Borough approves new contract for firefighters

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NAUGATUCK — The borough’s firefighters have a new contract and a new pension plan.

The Board of Mayor and Burgesses approved a new contract for the firefighters union during a special meeting on Thursday.

Prior to this contract, the borough’s fire department was the only department that was not on a 401(k)-style pension plan. This contract, however, brought the fire department in line with the rest of the borough’s departments.

“Essentially this contract is consistent with what we’ve done in other bargaining units by which we’ve given modest pay increases in exchange for healthcare concessions and, in this case, the final change to the pension, with new hires going into the firefighter’s contribution plan,” Mayor Robert Mezzo said.

The contract, which is effective retroactively from July 1, 2012 through June 30, 2015, has two major changes in it — wages and pensions.

The contract includes wage increases of 2 percent this year, 2.5 percent in 2013, and 3 percent in 2014.

That means that firefighters, whose salary was $54,199.64 last fiscal year, is $55,283.63 this fiscal year, $56,665.72 next fiscal year, and $58,365.70 the following fiscal year, according to the Naugatuck Fire Fighter’s Union’s Fiscal Analysis.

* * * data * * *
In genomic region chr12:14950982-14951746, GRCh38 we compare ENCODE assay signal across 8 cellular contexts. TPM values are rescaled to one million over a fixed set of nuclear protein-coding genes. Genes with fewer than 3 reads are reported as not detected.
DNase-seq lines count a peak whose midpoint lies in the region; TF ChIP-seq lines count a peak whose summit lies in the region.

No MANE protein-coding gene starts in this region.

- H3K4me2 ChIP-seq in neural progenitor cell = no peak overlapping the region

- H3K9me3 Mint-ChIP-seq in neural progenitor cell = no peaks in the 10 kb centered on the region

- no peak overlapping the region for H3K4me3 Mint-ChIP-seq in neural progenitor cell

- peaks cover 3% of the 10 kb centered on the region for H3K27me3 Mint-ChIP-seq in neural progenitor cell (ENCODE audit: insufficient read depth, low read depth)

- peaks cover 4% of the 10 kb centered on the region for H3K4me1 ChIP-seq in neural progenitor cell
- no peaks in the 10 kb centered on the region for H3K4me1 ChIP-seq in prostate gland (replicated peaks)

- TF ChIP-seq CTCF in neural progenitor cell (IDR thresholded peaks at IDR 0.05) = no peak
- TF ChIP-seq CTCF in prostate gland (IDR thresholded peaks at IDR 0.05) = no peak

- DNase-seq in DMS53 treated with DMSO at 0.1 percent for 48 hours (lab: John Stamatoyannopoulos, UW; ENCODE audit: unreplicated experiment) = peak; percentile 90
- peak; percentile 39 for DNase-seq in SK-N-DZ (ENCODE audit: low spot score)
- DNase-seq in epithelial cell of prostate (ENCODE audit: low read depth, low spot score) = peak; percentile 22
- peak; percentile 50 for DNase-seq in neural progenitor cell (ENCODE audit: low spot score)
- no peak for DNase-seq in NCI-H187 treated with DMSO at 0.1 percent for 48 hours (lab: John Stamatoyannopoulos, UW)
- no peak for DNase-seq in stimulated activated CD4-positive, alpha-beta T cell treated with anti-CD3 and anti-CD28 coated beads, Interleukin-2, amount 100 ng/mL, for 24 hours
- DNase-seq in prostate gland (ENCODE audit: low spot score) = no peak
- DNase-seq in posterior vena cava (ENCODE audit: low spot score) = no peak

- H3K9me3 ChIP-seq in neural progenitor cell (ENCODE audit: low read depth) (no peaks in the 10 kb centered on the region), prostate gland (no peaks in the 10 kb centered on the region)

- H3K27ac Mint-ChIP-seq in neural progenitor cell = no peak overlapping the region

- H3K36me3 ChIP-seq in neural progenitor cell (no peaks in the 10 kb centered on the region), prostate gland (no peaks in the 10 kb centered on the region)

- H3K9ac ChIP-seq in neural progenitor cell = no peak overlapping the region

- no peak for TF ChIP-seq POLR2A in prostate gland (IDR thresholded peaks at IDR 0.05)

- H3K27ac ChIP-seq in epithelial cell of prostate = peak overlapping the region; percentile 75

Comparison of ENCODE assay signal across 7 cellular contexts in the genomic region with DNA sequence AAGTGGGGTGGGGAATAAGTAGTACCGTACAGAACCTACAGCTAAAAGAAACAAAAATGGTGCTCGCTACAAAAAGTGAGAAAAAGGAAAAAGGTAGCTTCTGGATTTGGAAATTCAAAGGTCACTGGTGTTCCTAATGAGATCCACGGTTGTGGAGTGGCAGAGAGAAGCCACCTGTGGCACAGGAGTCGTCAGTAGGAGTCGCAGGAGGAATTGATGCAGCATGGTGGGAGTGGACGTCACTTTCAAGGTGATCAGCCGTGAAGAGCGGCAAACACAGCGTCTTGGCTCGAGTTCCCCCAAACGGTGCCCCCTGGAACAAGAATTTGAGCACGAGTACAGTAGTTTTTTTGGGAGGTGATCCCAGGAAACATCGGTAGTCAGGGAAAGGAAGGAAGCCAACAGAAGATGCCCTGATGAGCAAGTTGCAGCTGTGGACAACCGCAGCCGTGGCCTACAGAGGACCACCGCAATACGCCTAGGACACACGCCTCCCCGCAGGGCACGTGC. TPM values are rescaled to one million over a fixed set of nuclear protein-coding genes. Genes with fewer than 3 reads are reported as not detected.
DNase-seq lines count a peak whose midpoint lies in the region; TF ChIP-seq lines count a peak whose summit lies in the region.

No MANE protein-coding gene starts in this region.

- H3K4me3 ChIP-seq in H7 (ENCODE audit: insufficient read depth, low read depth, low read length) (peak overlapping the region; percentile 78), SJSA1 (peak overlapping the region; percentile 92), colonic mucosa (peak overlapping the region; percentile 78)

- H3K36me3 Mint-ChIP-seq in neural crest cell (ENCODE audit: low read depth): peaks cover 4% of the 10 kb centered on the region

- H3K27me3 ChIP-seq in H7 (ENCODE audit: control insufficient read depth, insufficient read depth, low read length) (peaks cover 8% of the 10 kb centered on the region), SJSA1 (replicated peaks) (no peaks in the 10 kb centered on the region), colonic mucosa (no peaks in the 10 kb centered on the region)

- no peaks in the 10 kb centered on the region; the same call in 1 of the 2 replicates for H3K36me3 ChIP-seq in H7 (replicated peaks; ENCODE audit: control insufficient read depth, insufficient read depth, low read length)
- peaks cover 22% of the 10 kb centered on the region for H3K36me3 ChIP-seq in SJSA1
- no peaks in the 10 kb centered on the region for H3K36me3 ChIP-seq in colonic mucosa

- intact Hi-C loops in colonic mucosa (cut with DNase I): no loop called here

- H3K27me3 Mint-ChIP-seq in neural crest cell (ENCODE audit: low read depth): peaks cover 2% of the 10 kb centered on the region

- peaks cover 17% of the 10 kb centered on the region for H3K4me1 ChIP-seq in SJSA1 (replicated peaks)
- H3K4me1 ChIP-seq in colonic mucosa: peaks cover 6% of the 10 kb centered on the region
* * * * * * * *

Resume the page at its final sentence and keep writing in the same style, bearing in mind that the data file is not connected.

According to the contract, all firefighters that are hired on or after July 1, 2012 will take part in the borough’s defined contribution plan. Under this plan, the borough will contribute a maximum of 3.75 percent annually of employee’s total wages, excluding private duty, tuition reimbursement and clothing allowance.

Mezzo explained that he could have gotten a wage freeze with the firefighter’s union, but would not have been able to get the concessions to the pension. The firefighters were the last department in the borough to switch to this pension plan.

According to Mezzo, giving wage increases in exchange for healthcare and pension concessions is more expensive in the short term, but saves the borough money in the long term.

“It’s something we should have started many years ago when the private sector began to make those changes,” Mezzo said.

An actuarial study shows the borough will start to save money in 2025 under the new pension plan, but Mezzo said that is the worst-case scenario and the borough could start to see savings as early as nine years from now.

The borough will also save money on health care for current employees and retirees, as their cost shares will increase and borough contribution to deductibles will decrease.

Mezzo explained that there is language written into the contract that prevents the pensions from being changed until 2051.